The various system actuators preferably will include means for providing feedback input signals 114 to system controller 116, and various sensors, such as sensors ES (for sensing engine speed), IS (for sensing input shaft speed), and OS (for sensing output shaft speed), will be provided for providing additional input signals 114 to the controller. As is well known, various elements of system 100 may communicate over data links conforming to industry protocols, such as SAE J1922, SAE J1939, ISO 11898 and the like.

Fully and partially automated mechanical transmission systems of the general type illustrated in FIG. 1 are known in the prior art, as may be seen by reference to aforementioned U.S. Pat. Nos. 4,361,060; 4,595,986; 4,648,290; 5,050,427 and 5,053,959.

In FIG. 1, a typical shift bar housing assembly 10 comprising a plurality of generally parallel shift bars or shift rails is shown, which includes a reverse gear/first gear rail 12, a second/third gear rail 14 and a fourth/fifth gear rail 16. Each of the rails 12, 14 and 16 carries a shift fork 20, 22 and 24, respectively, fixed thereto for axial movement therewith. A typical "shift pattern" for the shift bar housing 10, as utilized in a 52 range transmission, is schematically illustrated in FIG. 1A.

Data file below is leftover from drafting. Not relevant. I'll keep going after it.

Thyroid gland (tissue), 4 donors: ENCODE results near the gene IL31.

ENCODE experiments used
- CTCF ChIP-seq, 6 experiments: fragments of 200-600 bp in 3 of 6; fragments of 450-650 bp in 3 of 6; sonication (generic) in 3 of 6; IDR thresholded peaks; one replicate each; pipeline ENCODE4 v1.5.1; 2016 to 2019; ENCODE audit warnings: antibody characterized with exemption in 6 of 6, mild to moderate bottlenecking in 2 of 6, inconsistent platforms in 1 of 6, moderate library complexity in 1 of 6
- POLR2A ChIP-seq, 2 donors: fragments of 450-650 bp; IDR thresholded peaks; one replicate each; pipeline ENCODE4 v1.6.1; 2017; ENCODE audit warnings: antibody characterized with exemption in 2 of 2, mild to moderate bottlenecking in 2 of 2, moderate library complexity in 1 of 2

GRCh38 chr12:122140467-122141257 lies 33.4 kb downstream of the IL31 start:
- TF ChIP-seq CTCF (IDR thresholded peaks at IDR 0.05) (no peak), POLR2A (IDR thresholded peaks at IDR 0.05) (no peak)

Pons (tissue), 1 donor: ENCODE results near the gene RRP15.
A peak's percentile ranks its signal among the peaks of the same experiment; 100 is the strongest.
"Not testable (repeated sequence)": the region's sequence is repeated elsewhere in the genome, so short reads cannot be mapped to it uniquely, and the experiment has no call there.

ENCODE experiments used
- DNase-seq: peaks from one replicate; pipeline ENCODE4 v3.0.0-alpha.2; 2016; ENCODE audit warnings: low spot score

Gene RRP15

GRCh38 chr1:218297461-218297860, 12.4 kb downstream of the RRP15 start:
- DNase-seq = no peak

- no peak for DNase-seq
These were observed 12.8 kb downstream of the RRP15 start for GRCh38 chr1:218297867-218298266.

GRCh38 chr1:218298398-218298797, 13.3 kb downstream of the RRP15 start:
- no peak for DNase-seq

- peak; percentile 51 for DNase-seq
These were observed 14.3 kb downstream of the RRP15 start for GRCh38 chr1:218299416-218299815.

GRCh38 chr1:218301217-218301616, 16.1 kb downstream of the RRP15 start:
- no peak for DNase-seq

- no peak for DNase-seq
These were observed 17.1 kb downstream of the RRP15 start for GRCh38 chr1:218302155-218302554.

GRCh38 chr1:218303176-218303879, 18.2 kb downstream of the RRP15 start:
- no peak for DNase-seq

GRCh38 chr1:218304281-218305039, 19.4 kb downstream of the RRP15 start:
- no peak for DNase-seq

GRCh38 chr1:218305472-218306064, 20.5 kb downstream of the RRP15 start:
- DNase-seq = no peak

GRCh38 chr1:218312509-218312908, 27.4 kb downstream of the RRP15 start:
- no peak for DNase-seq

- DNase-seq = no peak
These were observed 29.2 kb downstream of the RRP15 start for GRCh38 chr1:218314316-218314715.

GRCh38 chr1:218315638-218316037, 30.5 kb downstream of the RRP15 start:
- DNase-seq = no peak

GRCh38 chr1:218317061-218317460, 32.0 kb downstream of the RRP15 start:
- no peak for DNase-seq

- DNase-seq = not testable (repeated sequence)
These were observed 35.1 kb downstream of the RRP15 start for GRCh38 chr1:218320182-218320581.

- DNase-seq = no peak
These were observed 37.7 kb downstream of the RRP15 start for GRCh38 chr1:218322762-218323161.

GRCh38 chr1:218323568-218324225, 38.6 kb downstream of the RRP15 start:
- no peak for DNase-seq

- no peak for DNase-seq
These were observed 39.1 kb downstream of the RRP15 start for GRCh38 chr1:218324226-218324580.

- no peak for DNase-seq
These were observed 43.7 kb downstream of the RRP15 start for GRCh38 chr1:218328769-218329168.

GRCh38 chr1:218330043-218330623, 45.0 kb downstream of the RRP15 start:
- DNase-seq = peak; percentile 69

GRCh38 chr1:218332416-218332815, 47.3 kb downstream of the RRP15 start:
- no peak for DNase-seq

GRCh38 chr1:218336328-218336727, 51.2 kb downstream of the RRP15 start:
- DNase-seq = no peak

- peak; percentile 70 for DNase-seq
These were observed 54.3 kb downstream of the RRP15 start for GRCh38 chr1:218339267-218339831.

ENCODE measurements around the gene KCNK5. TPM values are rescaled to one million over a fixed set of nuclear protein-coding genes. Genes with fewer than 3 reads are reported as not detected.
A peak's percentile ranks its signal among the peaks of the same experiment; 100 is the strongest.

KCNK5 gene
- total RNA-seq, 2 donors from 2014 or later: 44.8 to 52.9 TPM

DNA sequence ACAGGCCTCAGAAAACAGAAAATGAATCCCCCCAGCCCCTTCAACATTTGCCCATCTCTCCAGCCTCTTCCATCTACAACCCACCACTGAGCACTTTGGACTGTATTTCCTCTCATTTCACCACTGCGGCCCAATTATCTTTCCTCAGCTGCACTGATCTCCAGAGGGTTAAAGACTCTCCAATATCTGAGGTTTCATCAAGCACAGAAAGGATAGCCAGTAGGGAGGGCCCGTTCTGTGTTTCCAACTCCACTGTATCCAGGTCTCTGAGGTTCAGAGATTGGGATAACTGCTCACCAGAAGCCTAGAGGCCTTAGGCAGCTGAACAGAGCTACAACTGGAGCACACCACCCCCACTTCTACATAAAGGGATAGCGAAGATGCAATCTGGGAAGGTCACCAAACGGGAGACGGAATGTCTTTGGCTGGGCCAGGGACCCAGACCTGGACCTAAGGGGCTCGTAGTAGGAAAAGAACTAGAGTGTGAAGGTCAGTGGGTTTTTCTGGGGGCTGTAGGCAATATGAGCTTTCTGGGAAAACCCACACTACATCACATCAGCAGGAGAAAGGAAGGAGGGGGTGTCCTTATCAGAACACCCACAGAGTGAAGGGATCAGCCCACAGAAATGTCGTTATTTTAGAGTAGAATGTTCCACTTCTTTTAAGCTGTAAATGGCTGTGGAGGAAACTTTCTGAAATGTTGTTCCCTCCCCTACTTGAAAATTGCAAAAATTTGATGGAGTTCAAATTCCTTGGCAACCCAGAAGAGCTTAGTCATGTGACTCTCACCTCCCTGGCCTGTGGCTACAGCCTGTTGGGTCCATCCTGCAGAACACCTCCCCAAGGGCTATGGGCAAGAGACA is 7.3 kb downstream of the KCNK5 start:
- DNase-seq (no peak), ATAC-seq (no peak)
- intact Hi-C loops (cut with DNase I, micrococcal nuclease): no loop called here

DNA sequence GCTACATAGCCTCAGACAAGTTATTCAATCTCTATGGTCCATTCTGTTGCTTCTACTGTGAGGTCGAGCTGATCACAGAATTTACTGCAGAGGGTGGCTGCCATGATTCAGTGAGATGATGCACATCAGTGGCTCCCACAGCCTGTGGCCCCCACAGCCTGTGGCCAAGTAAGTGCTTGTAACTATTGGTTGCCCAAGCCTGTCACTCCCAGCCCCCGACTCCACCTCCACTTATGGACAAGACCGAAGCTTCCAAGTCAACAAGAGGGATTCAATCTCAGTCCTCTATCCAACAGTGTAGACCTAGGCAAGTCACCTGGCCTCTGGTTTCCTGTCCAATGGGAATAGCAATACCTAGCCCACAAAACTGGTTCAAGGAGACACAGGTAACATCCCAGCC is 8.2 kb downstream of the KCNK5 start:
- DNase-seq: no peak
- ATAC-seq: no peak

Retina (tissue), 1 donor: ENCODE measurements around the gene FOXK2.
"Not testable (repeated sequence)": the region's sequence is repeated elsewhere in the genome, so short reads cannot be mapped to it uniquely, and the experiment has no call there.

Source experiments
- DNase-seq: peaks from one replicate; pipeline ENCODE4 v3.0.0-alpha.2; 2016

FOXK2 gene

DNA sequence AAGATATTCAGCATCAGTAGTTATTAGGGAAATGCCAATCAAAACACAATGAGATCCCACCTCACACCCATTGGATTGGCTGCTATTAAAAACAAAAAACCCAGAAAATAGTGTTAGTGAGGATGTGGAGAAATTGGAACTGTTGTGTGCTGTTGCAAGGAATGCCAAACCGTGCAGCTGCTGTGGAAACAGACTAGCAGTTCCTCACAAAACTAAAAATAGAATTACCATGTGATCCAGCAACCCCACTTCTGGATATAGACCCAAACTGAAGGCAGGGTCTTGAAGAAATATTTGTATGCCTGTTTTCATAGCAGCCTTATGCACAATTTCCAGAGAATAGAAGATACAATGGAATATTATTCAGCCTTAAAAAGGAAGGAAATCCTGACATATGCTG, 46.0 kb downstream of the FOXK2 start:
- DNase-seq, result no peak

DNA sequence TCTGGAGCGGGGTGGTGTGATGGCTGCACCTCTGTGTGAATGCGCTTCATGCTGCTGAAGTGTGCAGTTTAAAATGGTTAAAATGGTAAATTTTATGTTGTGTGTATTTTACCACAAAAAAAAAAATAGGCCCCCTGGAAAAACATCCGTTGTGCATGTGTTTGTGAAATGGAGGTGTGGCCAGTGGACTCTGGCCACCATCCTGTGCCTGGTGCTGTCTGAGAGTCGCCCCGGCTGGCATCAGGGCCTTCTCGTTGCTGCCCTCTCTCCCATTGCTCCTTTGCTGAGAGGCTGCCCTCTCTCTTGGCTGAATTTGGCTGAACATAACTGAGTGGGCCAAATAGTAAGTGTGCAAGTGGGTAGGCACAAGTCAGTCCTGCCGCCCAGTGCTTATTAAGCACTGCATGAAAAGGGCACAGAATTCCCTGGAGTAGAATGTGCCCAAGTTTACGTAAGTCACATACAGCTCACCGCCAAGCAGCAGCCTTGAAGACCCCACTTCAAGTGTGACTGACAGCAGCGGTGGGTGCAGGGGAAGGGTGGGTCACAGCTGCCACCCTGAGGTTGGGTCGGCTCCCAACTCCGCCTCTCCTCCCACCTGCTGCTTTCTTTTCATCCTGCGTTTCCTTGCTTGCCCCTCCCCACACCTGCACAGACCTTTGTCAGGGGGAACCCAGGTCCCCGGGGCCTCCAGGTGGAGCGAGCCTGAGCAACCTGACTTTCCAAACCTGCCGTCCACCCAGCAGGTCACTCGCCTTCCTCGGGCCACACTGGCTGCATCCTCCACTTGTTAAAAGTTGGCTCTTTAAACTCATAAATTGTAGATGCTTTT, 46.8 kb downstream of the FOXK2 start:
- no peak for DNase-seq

Each of the shift rails carries a shift block mechanism 12A; 14A and 16A fixed thereto, which defines a pair of opposite strike surfaces, which may be engaged by a shift finger for selectively moving the shift rails, one at a time, in the Y--Y direction for selectively engaging and disengaging mechanical clutches associated with the transmission ratio gears, as is well known in the prior art.

FIG. 2 illustrates a typical electric motor-actuated X-Y shifting mechanism 28 of the type which is advantageously utilized with a shift bar housing assembly of the type illustrated in FIG. 1. It is understood, however, that the present invention is also applicable to electric shifting mechanisms utilized with other types of shifting mechanisms, such as the single shift shaft mechanism illustrated in aforementioned U.S. Pat. No. 4,920,815.

In FIG. 2, X-Y shifting mechanism 28 is operable to selectively move a shift finger 19 in the X--X selection direction to align the shift finger 19 with one of the shift block mechanisms 12A, 14A or 16A, and then in the Y--Y engaged/disengaged direction to selectively axially displace the selected shift rail and shift fork fixed thereto to selectively engage or disengage a positive jaw clutch. As may be seen, shift finger 19 is fixed to a shift shaft 19A for axial and rotational movement therewith. Briefly, shaft 19A, which is mounted for axial movement along and pivotable movement about its axis, is moved axially along its axis to move shift finger 19 in the X--X selection direction and is rotated about its axis to move shift finger 19 in the Y--Y engaged/disengaged direction.